According to the Swiss Federal Department of Finance the additional protocol to the Double Tax Treaty (‘DTT’) between Belgium and Switzerland, that has been signed on April 10, 2014 has entered into force as of July 19, 2017 and will generally apply as from January 2018. In general terms, the protocol brings the current DTT, dating from 1978, up to date to promote investments and economic exchange in the bilateral relations between the countries.
From a corporate income tax (CIT) perspective, the key changes made by the protocol are the following:
- Introduction of a withholding tax exemption on dividends (article 10) (i) between companies if the receiving company owns a participation in the capital of the distributing company of at least 10% held during an uninterrupted period of at least 12 months (instead of a reduction to 10% in case of a 25% participation, or 15% in all other cases), and (ii) dividends paid to pension funds if those are not resulting from a business activity or paid by a related company.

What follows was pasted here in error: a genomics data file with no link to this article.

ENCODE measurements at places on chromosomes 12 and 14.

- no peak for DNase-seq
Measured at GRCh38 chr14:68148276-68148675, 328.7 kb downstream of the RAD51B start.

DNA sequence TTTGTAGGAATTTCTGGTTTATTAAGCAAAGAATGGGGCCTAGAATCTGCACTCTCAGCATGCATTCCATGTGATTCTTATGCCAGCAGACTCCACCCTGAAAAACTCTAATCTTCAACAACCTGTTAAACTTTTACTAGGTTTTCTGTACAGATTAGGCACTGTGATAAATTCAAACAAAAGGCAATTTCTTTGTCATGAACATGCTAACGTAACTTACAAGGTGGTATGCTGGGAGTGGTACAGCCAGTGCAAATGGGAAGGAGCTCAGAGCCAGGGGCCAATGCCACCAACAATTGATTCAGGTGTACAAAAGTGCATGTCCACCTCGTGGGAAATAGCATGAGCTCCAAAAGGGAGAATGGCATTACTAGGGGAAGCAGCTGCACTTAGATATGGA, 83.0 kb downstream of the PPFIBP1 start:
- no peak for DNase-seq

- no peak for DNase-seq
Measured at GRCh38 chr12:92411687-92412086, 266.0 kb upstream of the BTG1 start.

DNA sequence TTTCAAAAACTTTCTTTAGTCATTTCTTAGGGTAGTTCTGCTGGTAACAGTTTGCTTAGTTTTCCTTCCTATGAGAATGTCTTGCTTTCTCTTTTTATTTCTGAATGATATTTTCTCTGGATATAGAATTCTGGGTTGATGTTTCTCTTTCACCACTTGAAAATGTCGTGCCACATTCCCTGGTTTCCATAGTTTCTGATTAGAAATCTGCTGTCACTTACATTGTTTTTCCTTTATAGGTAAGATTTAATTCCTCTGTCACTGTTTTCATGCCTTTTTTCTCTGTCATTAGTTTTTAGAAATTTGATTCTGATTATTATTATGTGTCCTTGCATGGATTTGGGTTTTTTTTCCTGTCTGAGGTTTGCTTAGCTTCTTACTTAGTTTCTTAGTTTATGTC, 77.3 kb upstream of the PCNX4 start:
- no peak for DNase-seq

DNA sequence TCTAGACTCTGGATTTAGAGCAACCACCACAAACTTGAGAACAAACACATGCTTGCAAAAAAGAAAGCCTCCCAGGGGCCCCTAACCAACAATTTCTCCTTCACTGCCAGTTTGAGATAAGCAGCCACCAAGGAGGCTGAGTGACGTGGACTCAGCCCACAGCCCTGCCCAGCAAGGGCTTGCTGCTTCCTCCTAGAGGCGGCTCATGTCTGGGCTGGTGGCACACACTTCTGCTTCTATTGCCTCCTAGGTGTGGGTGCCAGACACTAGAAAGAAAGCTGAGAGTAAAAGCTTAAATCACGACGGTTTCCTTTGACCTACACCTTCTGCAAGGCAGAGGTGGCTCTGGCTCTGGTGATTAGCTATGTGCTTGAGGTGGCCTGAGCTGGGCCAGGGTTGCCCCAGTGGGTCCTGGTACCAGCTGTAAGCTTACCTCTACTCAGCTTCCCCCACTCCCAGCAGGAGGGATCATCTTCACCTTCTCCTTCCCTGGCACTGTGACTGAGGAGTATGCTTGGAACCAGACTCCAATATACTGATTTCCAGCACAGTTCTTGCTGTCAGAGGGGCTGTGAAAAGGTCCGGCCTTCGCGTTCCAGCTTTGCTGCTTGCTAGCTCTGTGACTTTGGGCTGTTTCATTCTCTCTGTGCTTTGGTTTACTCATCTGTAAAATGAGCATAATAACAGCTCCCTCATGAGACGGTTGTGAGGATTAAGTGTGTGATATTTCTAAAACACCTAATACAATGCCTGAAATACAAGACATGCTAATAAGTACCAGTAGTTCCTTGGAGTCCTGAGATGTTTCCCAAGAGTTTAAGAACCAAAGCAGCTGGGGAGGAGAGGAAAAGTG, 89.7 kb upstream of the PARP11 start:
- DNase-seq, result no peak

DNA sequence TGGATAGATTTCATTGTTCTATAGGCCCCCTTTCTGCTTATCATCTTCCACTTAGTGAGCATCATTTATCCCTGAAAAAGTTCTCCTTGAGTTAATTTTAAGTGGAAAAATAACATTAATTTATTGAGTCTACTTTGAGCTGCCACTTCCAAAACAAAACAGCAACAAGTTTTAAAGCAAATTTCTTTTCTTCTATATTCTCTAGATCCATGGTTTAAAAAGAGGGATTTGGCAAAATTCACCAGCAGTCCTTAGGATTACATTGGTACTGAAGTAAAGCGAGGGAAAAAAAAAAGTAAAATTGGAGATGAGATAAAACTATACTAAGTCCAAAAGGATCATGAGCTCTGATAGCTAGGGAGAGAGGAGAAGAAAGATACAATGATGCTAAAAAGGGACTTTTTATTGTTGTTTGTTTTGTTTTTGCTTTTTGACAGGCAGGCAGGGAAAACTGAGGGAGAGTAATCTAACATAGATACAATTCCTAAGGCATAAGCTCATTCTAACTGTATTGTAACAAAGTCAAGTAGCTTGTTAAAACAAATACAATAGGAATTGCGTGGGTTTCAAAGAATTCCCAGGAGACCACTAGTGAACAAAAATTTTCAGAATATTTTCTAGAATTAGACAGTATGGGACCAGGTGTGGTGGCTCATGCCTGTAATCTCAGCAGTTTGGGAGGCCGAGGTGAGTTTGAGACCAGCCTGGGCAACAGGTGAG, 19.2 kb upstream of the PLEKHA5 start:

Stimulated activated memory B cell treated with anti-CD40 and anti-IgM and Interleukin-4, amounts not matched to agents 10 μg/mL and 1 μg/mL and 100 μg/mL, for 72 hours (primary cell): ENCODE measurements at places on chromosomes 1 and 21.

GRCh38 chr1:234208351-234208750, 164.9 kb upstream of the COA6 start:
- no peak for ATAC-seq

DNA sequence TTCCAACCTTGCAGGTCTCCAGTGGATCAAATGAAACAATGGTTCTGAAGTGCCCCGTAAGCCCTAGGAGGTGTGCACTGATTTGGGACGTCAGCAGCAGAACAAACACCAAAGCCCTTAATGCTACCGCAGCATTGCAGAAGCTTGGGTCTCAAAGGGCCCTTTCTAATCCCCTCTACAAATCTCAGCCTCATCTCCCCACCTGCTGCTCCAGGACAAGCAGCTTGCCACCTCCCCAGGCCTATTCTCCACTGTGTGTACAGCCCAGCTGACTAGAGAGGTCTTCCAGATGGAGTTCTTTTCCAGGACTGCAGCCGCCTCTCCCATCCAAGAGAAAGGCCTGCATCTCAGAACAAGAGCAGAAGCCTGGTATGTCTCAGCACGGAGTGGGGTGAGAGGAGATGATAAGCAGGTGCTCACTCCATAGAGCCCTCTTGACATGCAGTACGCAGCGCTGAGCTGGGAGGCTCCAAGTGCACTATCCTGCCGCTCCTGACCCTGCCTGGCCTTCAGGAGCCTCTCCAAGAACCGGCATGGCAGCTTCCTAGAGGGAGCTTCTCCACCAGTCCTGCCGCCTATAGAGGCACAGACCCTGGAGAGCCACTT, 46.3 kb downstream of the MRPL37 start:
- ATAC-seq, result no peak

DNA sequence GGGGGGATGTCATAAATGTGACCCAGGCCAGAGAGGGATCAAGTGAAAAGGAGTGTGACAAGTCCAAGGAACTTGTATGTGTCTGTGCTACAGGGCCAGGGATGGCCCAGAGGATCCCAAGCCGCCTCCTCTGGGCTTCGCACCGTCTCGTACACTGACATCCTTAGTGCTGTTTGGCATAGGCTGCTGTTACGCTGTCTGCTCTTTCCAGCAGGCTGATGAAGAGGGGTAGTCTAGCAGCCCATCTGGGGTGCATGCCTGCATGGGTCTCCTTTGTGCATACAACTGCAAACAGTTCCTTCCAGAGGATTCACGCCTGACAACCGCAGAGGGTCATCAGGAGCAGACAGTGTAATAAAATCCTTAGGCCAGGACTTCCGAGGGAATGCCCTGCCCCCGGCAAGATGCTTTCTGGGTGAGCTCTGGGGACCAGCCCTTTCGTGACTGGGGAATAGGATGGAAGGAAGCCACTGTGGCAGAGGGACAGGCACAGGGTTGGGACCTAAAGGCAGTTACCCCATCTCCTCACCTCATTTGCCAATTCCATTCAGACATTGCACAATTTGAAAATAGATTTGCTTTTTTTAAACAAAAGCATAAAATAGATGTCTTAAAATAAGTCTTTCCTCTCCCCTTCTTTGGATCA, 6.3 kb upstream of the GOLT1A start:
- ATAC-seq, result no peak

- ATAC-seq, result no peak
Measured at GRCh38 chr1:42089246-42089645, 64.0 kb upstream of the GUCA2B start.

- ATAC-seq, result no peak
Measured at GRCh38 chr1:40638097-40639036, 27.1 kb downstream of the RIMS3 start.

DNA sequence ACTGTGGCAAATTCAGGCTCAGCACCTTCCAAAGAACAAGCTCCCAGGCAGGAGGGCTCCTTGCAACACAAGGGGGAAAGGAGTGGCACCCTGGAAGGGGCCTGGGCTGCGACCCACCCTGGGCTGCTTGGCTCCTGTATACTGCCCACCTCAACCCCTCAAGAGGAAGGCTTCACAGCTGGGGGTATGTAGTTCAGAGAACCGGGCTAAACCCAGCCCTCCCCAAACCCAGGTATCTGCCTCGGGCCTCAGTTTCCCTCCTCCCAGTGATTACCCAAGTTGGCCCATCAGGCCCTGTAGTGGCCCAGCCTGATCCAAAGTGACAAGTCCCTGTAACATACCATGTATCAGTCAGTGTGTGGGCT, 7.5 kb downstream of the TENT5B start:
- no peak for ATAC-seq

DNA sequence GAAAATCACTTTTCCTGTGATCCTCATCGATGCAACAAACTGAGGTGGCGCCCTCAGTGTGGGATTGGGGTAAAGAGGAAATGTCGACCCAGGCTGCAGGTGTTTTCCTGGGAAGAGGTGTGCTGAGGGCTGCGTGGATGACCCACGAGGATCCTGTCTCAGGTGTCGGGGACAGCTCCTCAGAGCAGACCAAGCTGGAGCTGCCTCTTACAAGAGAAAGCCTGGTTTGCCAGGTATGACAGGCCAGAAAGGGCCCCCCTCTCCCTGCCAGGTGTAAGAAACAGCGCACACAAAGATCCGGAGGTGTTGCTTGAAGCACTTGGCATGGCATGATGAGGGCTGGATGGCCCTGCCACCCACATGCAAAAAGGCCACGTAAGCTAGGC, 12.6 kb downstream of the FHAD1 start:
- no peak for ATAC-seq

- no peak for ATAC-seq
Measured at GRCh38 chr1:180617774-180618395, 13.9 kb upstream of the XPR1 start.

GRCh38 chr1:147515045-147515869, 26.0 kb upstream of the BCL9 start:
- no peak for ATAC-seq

- Introduction of a withholding tax exemption on interest (article 11) (i) paid on loans granted by a company of the other state; (ii) dividends paid to pension funds if those are not resulting from a business activity or paid by a related company, and (iii) interest paid to the other contracting state, to one of its political subdivisions, local authorities or to a statutory body.
- The provision on prevention of abuse of the convention (article 22) has been replaced with a general anti-abuse provision provided for in article 28 (miscellaneous).
Other changes from a CIT perspective a.o. relate to (i) the treatment of capital gains on shares in relation to real estate companies, and (ii) aligning the provisions of the DTT in relation to business profits (article 7), transfer pricing (article 9), elimination of double taxation (new article 23), non-discrimination (new article 24), mutual agreement (new article 25) and exchange of information (new article 26) more to the OECD Model / Belgian Model text (as available in 2014).
For further insights and questions on the implications for your organisation, please contact your local PwC contact or Evi Geerts, Pieter Deré or Maarten Temmerman.